Pork brains from the grocery store may be dissected to give you the different parts of the brain generic 10mg fluoxetine with amex menstrual exercises. Chicken livers often have an attached gallbladder or piece of bile duct purchase fluoxetine 20 mg mastercard breast cancer jackets, giving you that extra organ order fluoxetine 20 mg without prescription uc davis women's health center. To make a specimen of skin buy 20mg fluoxetine overnight delivery breast cancer 80s, use hangnail bits and skin peeled from a callous, not a wart. Making a Complete Set of Tissue Samples My original complete set was made from a frozen fish. As it thawed, different organs were cut away and small pieces placed in bottles for preserving in filtered water and grain alcohol. The piece of intestine closest to the anus corresponds to our colon, the part closest to the stomach corresponds to our duodenum. The 2 layers of the stomach and different layers of the eye, the optic nerve and spinal cord were obtained this way. Another complete set of tissue samples were obtained from a freshly killed steer at a slaughter house. In this way the 4 chambers of the heart were obtained, the lung, trachea, aorta, vein, pancreas, and so forth. Purchasing a Complete Set of Tissue Samples Slides of tissues, unstained or stained in a variety of ways for microscope study give identical results to the preparations made by yourself in the ways already described. You now have a set of organ samples, either fresh, frozen, preserved or on slides. You also have a set of test substances, whether chemical compounds, or elements, or products. Your goal is to search in your own organs and body tissues for the substances that may be robbing you of health. Body Fluid Specimens Each of these fluids should be prepared by putting about ¼ tsp. Undiluted specimens do not work for reasons that are technical and beyond the scope of this book. Label your speci- mens Urine A (child), Urine B (woman), Urine C (mine), and so forth. Electronically, a dead specimen is equivalent to a live specimen, so that pasteurization of the milk does not help. Use your own, if you have deparasitized yourself and test negative to various fluke stages. When you test with a substance on one plate and nothing on the other, you are searching your entire body for that substance. By putting a tissue sample on the other plate you are testing for the substance specifically in that tissue, and this is much more sensitive. To find mercury in your kidneys you would use a mercury sample on one plate, and a kidney sample on the other. If you put a substance on each plate, a resonating circuit means the two samples have something in common. For example, if you have mercury on one plate and some dental floss on the other, a positive result indicates mercury in the floss. Materials: Prepare a pint of brown sugar solution (white sugar has propyl alcohol pollution) using filtered water. Test your skin for the presence of brown sugar, using the newly made sample bottle and your skin specimen. Prepare a paper applicator by tearing the corner from a white unfragranced paper towel. Dip the paper wick in the pint of sugar water and apply it to the skin of your inner arm where you can rub freely. Leave the shredded wick on the skin and tape it down with a piece of clear tape about 4 inches long (this increases the time you have to work). Place your skin tissue specimen on one plate and the sugar specimen bottle on the other plate. As soon as you hear resonance, implying that the skin has absorbed the sugar solution (which may take a full minute), replace the skin specimen with one of liver and listen for resonance again. After five to ten minutes the sugar will be gone from all of these tissues and your experiment is ended. Notice that you have only a few minutes to get all your testing done after the skin has absorbed the test substances. Assemble the products named in the propyl alcohol list (page 335) and benzene list (page 354)... Place the propyl alcohol test substance on one plate and your products, in turn, on the other. This is such a global tragedy that people must protect themselves by using their own tests. Rather than assurances, regulatory agencies should provide the consumer with cheap and simple tests (dip sticks and papers so we need not lug our Syncrometers around). Even if some test should fail, not all tests would fail to find an important pollutant like benzene. If your aluminum specimen actually has cadmium or copper in it, you are also testing for these in your brain. Leave your purest aluminum test substance on one plate, and replace the brain sample with these items, testing them one at a time. Choose tissues like kidney, nerves, brain, liver, in addition to white blood cells. I have never dissected human tissues and subjected them to confirmatory laboratory tests. It seems reasonable that because skin and tongue are directly provable, that other tissues work similarly. Testing the Air Fine particles and gas molecules that are in the air stick to the dust and eventually fall down onto the table, kitchen counter, and other places. Wipe the kitchen table and counter with a dampened piece of paper towel, two inches by two inches square. Do not get old dust, like from the top of the refrigerator or back shelves, because it does not represent the current air quality. Testing Someone Else Seat the person comfortably with their hand resting near you. Choose the first knuckle from the middle or first finger just like you do for yourself. Since you are touching this person, you are putting yourself in the circuit with the subject. A coil of about 10 microhenrys, worn next to the skin, works well and is easily made. Obtain insulated wire and wrap 24 turns around a ball point pen (or something about that size), closely spaced. Nevertheless, Salmonella in your liver, mercury in your kidneys, aluminum in the brain all show up in the saliva, too. This test is not as sensitive as having the person present in the circuit, though. Materials: A saliva specimen from the person being tested; they may be thousands of miles away. The whole thing, towel and all, can be pushed into a glass bottle for pre- serving.

Contra-indications discount 20 mg fluoxetine fast delivery women's health center utexas, adverse effects 20mg fluoxetine fast delivery pregnancy 0 thru 40 wks, precautions – Do not administer to patients with cardiac disorders (cardiac failure discount fluoxetine 20 mg with visa menstruation on depo provera, recent myocardial infarction cheap fluoxetine 20 mg otc women's health group tallmadge ohio, conduction disorders, bradycardia, etc. Remarks – Haloperidol decanoate is a long-acting form used in the long-term management of psychotic disorders in patients stabilised on oral treatment (100 mg every 3 to 4 weeks). Start with an initial dose of 250 Iu/kg and adjust dosage according to coagulation tests. Contra-indications, adverse effects, precautions – Do not administer if: • haemorrhage or risk of haemorrhage: haemophilia, active peptic ulcer, acute bacterial endocarditis, severe hypertension; in postoperative period after neurosurgery or ophtalmic surgery; • thrombocytopenia or history of heparin-induced thrombocytopenia. Reduce doses of protamine if more than 15 minutes has elapsed since heparin administration. Contra-indications, adverse effects, precautions – Administer with caution to patients with heart failure, coronary insufficiency, recent myocardial infarction, severe tachycardia, history of stroke. Contra-indications, adverse effects, precautions – Avoid prolonged administration in patients with peptic ulcer, diabetes mellitus or cirrhosis. Contra-indications, adverse effects, precautions – Do not administer to patients with benign prostatic hyperplasia, urinary retention, closed-angle glaucoma, tachycardia. For each preparation, onset and duration vary greatly according to the patient and route of administration. Indications – Insulin-dependent diabetes – Diabetes during pregnancy – Degenerative complications of diabetes : retinopathy, neuropathy, etc. Duration – Insulin-dependent diabetics: life-time treatment – Other cases: according to clinical response and laboratory tests Contra-indications, adverse effects, precautions – Do not administer in patients with allergy to insulin (rare). Rotate injection sites systematically and use all available sites (upper arm, thighs, abdomen, upper back). Diabetes is controlled when: • there are no glucose and ketones in urine; • before-meal blood glucose levels are < 1. Treatment includes: insulin administration, specific diet, education and counselling under medical supervision (self-monitoring of blood glucose, self-administration of insulin, knowledge about signs of hypoglycaemia and hyperglycaemia). Also comes in solution containing 100 Iu/ml, administered only with calibrated syringe for Iu-100 insulin. Dosage – 20 to 40 Iu/day divided in 2 injections for intermediate-acting insulin, in 1 or 2 injections for long-acting insulin. Short-acting insulin is often administered in combination with an intermediate-acting or long-acting insulin. Examples of regimens: Insulin Administration • Short-acting insulin • 2 times/day before breakfast and lunch • Intermediate-acting insulin •at bedtime • Short-acting insulin • 3 times/day before breakfast, lunch and dinner • Long-acting insulin • at bedtime or before breakfast • Intermediate-acting with or without short- • 2 times/day before breakfast and dinner acting insulin Contra-indications, adverse effects, precautions – See "insulin: general information". Remove from the refrigerator 1 hour before administration or roll the vial between hands. Remarks – Storage: to be kept refrigerated (2°C to 8°C) – • do not freeze; discard if freezing occurs. Indications – As for insulin in general, particularly in cases of diabetic ketoacidosis and diabetic coma. Dosage – Emergency treatment of ketoacidosis and diabetic coma • Child: initial dose 0. Correct cautiously acidosis with isotonic solution of bicarbonate and, if necessary, post-insulinic hypokalaemia. When hyperglycemia is controlled, an intermediate-acting insulin may be substituted in order to limit injections. Short-acting insulin may be mixed with intermediate-acting insulin in the proportion of 10 to 50%. Contra-indications, adverse effects, precautions – See "Insulin: general information". Remarks – The terms "cristalline insulin" and "neutral insulin" are used either for soluble insulin or intermediate and long-acting insulin. If hypertension remains uncontrolled 5 and 10 minutes after injection, administer another dose of 20 mg (4 ml). Administer additional doses of 40 mg (8 ml) then 80 mg (16 ml) at 10 minute intervals as long as hypertension is not controlled (max. If the implant is inserted later (in the absence of pregnancy), it is recommended to use condoms during the first 7 days after the insertion. Contra-indications, adverse effects, precautions – Do not administer to patients with breast cancer, severe or recent liver disease, unexplained vaginal bleeding, current thromboembolic disorders. Use a copper intrauterine device or condoms or injectable medroxyprogesterone or an oral contraceptive containing 50 micrograms ethinylestradiol (however there is still a risk of oral contraceptive failure and the risk of adverse effects is increased). Remarks – Implants provide long term contraception, their efficacy is not conditioned by observance. However, the etonogestrel implant (one rod) is easier to insert and remove than the levonorgestrel implant (2 rods). Contra-indications, adverse effects, precautions – Do not administer if known allergy to lidocaine, impaired cardiac conduction. Contra-indications, adverse effects, precautions – Reduce the dose in patients with renal impairment; do not administer to patients with severe renal impairment. In the event of decreased urine output (< 30 ml/hour or 100 ml/4 hour), stop magnesium sulfate and perform delivery as soon as possible. If delivery cannot be performed immediately in a woman with eclampsia, stop magnesium sulfate for one hour then resume magnesium sulfate perfusion until delivery. The following injections may be administered within the 2 weeks before the scheduled date and up to 2 weeks after, without the need for additional contraception. In post-partum period, it is better to wait until the 5th day if possible, as the risk of bleeding is increased if the injection is administered between D0 and D4. If the injection is given later (in the absence of pregnancy), it is recommended to use condoms during the first 7 days after injection. Contra-indications, adverse effects, precautions – Do not administer to patients with breast cancer, uncontrolled hypertension, current thromboembolic disorders, non-equilibrated or complicated diabetes, severe or recent liver disease, unexplained vaginal bleeding. Remarks – It may take as long as a year for fertility to return to normal after stopping injections. Dosage and duration – Patients must be treated in hospital, under close medical supervision. As propylene glycol can dissolve plastic, the drug should preferably be administered using a glass syringe (only if sterilisation is reliable), otherwise inject immediately (but slowly) using a plastic syringe. Duration – According to clinical response Contra-indications, adverse effects, precautions – Do not administer in gastric ulcer. Do not freeze – • Expiry date indicated on the label is only valid if stored under refrigeration and protected from light. Exposure to heat and especially light causes the deterioration of the active ingredient and thus loss of efficacy. Contra-indications, adverse effects, precautions – Do not administer to patients with allergy to metronidazole or another nitroimidazole (tinidazole, secnidazole, etc. Contra-indications, adverse effects, precautions – Do not administer to patients with severe respiratory impairment or decompensated hepatic impairment. The child may develop withdrawal symptoms, respiratory depression and drowsiness when the mother receives morphine at the end of the 3rd trimester and during breast-feeding. In these situations, administer with caution, for a short period, at the lowest effective dose, and monitor the child. Contra-indications, adverse effects, precautions – May cause: • tachycardia, fibrillation, hypertension, pulmonary oedema when given postoperatively, due to a sudden reversal of analgesia; • nausea, vomiting; • acute withdrawal syndrome in opioid-dependent patients. Contra-indications, adverse effects, precautions – May cause: headache, diarrhoea, skin rash, nausea, abdominal pain, dizziness. Initially 5 to 8 drops/minute, then increase by 5 to 8 drops/minute every 30 minutes (max. Do not freeze – • Expiry date indicated on the label is only valid if stored under refrigeration and protected from light. Exposure to light and heat causes the deterioration of the active ingredient and thus loss of efficacy.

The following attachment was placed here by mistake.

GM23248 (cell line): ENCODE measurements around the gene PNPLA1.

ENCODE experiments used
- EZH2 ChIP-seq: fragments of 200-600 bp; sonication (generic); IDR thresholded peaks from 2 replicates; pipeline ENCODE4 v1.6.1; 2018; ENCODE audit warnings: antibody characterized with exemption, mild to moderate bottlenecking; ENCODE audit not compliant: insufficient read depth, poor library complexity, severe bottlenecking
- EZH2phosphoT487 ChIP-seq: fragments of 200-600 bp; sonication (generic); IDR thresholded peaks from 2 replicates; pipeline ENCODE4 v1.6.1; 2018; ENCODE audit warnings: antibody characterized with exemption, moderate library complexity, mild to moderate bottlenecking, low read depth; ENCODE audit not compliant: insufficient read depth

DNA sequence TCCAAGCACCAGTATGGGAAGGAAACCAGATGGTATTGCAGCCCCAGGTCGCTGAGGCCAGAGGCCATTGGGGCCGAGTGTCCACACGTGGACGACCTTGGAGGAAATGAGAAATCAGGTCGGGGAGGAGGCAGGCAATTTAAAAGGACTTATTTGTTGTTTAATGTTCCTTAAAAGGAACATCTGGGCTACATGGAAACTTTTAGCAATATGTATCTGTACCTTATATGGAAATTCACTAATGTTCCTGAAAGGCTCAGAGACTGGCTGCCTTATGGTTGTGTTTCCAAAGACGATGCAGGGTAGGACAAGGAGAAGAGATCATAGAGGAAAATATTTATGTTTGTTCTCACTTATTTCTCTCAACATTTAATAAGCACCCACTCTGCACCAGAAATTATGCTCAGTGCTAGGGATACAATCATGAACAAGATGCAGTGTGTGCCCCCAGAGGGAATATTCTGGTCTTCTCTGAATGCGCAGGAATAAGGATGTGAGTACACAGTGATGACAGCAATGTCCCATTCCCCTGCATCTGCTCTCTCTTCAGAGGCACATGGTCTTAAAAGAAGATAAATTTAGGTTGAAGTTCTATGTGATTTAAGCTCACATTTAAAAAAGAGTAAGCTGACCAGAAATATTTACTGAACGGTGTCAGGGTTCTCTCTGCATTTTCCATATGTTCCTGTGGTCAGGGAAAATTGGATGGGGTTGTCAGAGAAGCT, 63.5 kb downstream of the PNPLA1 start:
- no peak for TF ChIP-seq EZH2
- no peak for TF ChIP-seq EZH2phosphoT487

Chitin and cellulose are the most abundant sugar polymers on the surface of the earth generic fluoxetine 10mg free shipping menstruation 35 day cycle. Yet such β-linked sugar polymers are rare in vertebrate tissues generic fluoxetine 20 mg without a prescription menstrual underwear, and require unusual reactions for their catabolic turnover purchase 20 mg fluoxetine women's health problems white discharge in hindi. There is strong evidence that an H2O bridge between the acetamide and carboxyl groups is involved in the secondary structure buy fluoxetine 20 mg fast delivery womens health magazine women diet test. The unusually stiff tertiary poly- meric structure is also stabilized by such hydrophobic interactions. Glycosaminoglycans and proteoglycans must be distinguished from ‘‘mu- cins,’’ the branch-chained sugars and their associated proteins. These occur more often on cell surfaces, though they also accumulate in the intercellular ‘‘ground substance,’’ particularly in association with malignancies. This problem has arisen in part because of the ill-defined or unknown nature of histochemical color reactions. The molecular domain encompasses a large volume of water, and even at low concentrations, solutions have very high viscosity. It functions as a sieve, to exclude certain molecules, to enhance the extracellular domain of cell surfaces, particularly the lumenal surface of endothelial cells, to stabilize structures by electrostatic interactions, and also acts as a lubricant. Hyaluronan increases whenever rapid tissue proliferation, regeneration, and repair occur (14). Ele- vated levels promote cell detachment, in preparation for mitosis, as cells leave tissue organization, and enter the transient autonomy required for the mitotic event to occur. The water of hydration also opens up spaces creating a per- missive environment for cell movement. Hyaluronan is generally produced in the interstitium, in the mesenchymal connective tissue of the body, and is thought to be largely a product of fibroblasts. This remaining 15% that reaches the blood stream has a rapid turnover, with a t1/2 of 2 to 5 min, being rapidly eliminated by receptors in the liver, and also, by unknown mechanisms in the kidney (15,53,54). Hyaluronan also increases in the circulation in liver disease, particularly cirrhosis, and in renal failure reflecting aberrant degradation (65– 67), in rheumatoid arthritis (68) and in some malignancies, resulting from in- creased tissue synthesis (69). This corresponds approximately to the time when a ‘‘switch’’ from the scar-free fetal wound healing to the adultlike wound healing with scarring occurs (71). There is also an abundance of inflammatory cells, a necessary component for the normal process of wound healing. Such observations are made in both the experimental fetal rabbit and sheep models, as well as clinically, in infants delivered following in utero surgery. Aspects of wound healing appear to be a strategic retreat to an embryonic situation, fol- lowed by a rapid recapitulation of ontogeny. However, overexpression of hyaluronidase also correlates with disease pro- gression, as shown recently in bladder (77,78) and in breast tumor metastases (79,80). It is the probable basis of the failure to rosette in the classic sheep red blood cell rosette test, a former laboratory procedure used to diagnose malignancy (93,94). These are referred to collectively as hya- ladherins, a term coined by Toole (38,39). Such factors are presented to cells as mechanisms for growth control and modulators of cell func- tion. They also appear to be a component of the nuclear matrix in a wide variety of cells (103,104). It plays a role in cell adhesion, migration, lymphocyte activation and homing, and in cancer metastasis. In skin pathophysiology, the effect of local and systemic immune disorders on such interactions between Langerhans cells and keratinocytes awaits explication (110). This receptor is implicated in cell locomotion, focal adhesion turnover, and contact inhibition. The length of time tissue is in the formalin is a variable that may explain the conflicting results that are often encountered. A further incubation of 24 h in aqueous buffer further increases the disparity between the acid alcohol formalin Fig. Hyaluronan is most prominent in the upper spinous and granular layers of the epidermis, where most of it is extracellular. The most intense staining is observed in the section fixed with the acid-formalin/alcohol (A), compared to the section fixed with the conventional neutral- buffered formalin (B). Of particular interest is that small scattered foci of staining in the epidermal layer are comparable to the intensity of staining found in the dermis using the acid-formalin/alcohol (A). Such foci in the epidermal layer stained less intensely in conventionally fixed samples (B). This increase in calcium that appears to simulate in culture the natural in situ differentiation of basal keratinocytes parallels the increasing calcium gradient observed in the epidermis. There may be intracellular stores of calcium that are released as keratinocytes mature. The lamellar bodies are thought to be modified lysosomes containing hydrolytic en- zymes, and a potential source of the hyaluronidase activity. The lamellar bodies fuse with the plasma membranes of the terminally differentiating keratinocyte, increasing the plasma membrane surface area. The lemallar bodies also acidify, and their polar lipids become partially converted to neutral lipids, thereby participat- ing in skin barrier function. And the water contained therein cannot penetrate beyond the lipid-rich stratum granulosum. And the stratum granulosum is essential for maintenance of that hydration, not only of the skin, but of the body in general. Profound dehydration is a serious clinical problem in burn patients with extensive losses of the stratum granulosum. The fibroblasts of the body, the most banal of cells from a histological perspective, is probably the most diverse or all vertebrate cells with the broadest repertoire of biochemical reactions and potential pathways for differentiation. What makes the papillary dermal fibroblast different from other fibroblasts is not known. Each of these phenomena contribute to the apparent dehydration, atro- phy, and loss of elasticity that characterizes aged skin. But the transient sense of well being in the long run extracts a high price, particularly with prolonged exposure. The biochemical changes that distinguish photoaging and chronological aging have not been identified. These appear as ‘‘smudges’’ on H&E sections of sun-damaged skin, rather than between the collagen and elastin fibers as would be observed in normal skin. Acute and Chronic Inflammation Chronic inflammation causes premature aging of the skin, as observed in patients with atopic dermatitis. The constant inflammatory process leads to decreased function of the skin barrier, accompanied by loss of skin moisture. The erythema, swelling, and warmth of the acute process are followed later by the characteristic dry ap- pearance and the formation of wrinkles. The precise mechanisms are unknown, but may relate to the differences between acute and chronic inflammatory cells and the attendant chemical mediators released by such cells. Alternatively, ini- tiation of a wound healing response, with collagen deposition, may be a mecha- nism invoked for the premature aged appearance of the skin in chronic inflam- mation. Hyaluronan in Skin Substitutes There is a requirement for skin substitutes in a great number of clinical situations. In patients with extensive burns, insufficient skin is available for autologous split- thickness skin grafts. Resurfacing of the burned area can occur with autologous cultured epidermal cell autografts.